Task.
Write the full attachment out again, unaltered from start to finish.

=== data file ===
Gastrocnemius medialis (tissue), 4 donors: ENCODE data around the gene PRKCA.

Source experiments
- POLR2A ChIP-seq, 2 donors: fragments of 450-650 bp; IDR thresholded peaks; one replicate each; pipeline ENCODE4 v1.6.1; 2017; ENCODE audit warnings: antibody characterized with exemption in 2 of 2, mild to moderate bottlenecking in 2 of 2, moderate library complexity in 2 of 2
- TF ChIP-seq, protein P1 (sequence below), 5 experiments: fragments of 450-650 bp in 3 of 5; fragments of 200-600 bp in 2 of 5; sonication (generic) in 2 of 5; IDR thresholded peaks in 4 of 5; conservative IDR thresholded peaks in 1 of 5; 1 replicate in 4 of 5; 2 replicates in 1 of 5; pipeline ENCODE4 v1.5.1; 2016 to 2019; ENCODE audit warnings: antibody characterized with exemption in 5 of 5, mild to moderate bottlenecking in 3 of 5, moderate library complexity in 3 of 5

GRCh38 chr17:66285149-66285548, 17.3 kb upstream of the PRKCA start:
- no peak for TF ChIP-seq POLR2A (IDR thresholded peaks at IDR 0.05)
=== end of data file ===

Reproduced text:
Gastrocnemius medialis (tissue), 4 donors: ENCODE data around the gene PRKCA.

Source experiments
- POLR2A ChIP-seq, 2 donors: fragments of 450-650 bp; IDR thresholded peaks; one replicate each; pipeline ENCODE4 v1.6.1; 2017; ENCODE audit warnings: antibody characterized with exemption in 2 of 2, mild to moderate bottlenecking in 2 of 2, moderate library complexity in 2 of 2
- TF ChIP-seq, protein P1 (sequence below), 5 experiments: fragments of 450-650 bp in 3 of 5; fragments of 200-600 bp in 2 of 5; sonication (generic) in 2 of 5; IDR thresholded peaks in 4 of 5; conservative IDR thresholded peaks in 1 of 5; 1 replicate in 4 of 5; 2 replicates in 1 of 5; pipeline ENCODE4 v1.5.1; 2016 to 2019; ENCODE audit warnings: antibody characterized with exemption in 5 of 5, mild to moderate bottlenecking in 3 of 5, moderate library complexity in 3 of 5

GRCh38 chr17:66285149-66285548, 17.3 kb upstream of the PRKCA start:
- no peak for TF ChIP-seq POLR2A (IDR thresholded peaks at IDR 0.05)